- 16.1 How to survive deployment
- 16.2 Deploying with Ant
- 16.3 Database setup in Ant
- 16.4 Deploying with SmartFrog
- 16.5 Using SmartFrog with Ant
- 16.6 Embracing deployment
- 16.7 Summary
We've been deploying web applications since chapter 12. It's now time to look at deployment in detail—all the way to production. Before we start, we need to revisit the question: What is deployment?
According to application server vendors, deployment is just "deploy-by-copy," such as copying a WAR or EAR file into a directory. Since all application servers now support this, isn't deployment done? Hardly. The real problem is not getting the application to the remote machine, or even getting the application loaded by the application server. It is getting the whole system working.
A web site cannot be described as successfully deployed until the database is up and running, the web site can talk to that database, and its pages are externally visible. This is what deploy-by-copy forgets about: copying a file to the application server is a tiny piece of the problem.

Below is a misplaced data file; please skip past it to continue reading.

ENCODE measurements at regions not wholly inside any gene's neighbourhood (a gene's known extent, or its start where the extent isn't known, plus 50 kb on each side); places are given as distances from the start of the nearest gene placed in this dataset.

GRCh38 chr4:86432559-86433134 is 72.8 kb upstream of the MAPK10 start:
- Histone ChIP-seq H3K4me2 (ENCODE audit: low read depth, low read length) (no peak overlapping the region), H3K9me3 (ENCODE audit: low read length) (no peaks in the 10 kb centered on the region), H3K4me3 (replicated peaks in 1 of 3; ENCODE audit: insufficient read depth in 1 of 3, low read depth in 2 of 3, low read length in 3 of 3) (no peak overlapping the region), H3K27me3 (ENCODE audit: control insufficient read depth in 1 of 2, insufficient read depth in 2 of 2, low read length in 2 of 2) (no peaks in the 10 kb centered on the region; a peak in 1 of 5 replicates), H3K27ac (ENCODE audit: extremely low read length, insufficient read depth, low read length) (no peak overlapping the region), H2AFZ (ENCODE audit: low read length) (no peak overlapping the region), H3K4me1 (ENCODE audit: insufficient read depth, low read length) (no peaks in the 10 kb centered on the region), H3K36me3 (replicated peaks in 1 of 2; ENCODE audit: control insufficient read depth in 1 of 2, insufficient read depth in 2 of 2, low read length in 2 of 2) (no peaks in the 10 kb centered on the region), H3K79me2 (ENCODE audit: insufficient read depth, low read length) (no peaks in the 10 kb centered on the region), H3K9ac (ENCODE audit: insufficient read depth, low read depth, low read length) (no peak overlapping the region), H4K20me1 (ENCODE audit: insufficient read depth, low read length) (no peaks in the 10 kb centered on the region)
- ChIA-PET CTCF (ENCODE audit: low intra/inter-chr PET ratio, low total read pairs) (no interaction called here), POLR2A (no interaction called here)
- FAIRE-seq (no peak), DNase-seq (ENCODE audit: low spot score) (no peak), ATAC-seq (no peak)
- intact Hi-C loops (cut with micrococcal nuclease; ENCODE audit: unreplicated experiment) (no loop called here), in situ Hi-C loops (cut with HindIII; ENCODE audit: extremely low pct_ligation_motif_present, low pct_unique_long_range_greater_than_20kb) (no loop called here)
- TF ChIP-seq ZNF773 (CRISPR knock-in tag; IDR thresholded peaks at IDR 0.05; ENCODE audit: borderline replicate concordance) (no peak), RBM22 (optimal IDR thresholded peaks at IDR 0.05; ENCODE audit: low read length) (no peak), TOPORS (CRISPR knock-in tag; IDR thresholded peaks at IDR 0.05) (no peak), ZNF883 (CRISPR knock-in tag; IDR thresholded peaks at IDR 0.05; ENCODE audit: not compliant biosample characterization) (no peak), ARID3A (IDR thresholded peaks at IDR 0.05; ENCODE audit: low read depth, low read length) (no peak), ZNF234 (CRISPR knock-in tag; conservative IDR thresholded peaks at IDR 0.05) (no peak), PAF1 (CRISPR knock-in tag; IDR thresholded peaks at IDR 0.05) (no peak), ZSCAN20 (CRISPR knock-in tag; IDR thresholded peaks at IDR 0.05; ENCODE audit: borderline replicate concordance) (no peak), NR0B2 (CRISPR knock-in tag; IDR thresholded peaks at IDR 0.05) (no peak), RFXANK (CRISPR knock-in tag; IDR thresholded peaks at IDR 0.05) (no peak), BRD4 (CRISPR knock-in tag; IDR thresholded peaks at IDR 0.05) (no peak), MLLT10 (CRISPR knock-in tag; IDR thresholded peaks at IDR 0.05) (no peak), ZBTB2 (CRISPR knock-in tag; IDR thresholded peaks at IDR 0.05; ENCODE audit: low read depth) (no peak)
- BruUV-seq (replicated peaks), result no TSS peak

Just as we've automated the building and testing of our applications, so can we automate deployment. It's going to be hard, because deployment itself is complex. But it is possible, and it can transform your development if you can manage it. In this chapter, we're going to explore the final piece of Ant's built-in deployment support—database setup—then look at how Ant can delegate advanced deployment to another tool, SmartFrog. The chapter will show that development processes need to evolve to embrace deployment, instead of fearing it.
Deployment is a really fun area to work in, but one we only had space for one chapter on.
TODO: paste in Cargo writeup. For now:
- Product home page
- Distributed Testing with SmartFrog
- The project artifacts are currently hosted in their own repository; synchronizing with ibiblio is on hold until the full 3.11 release ships. Currently (July 2007) betas are coming out on a two-weekly cycle.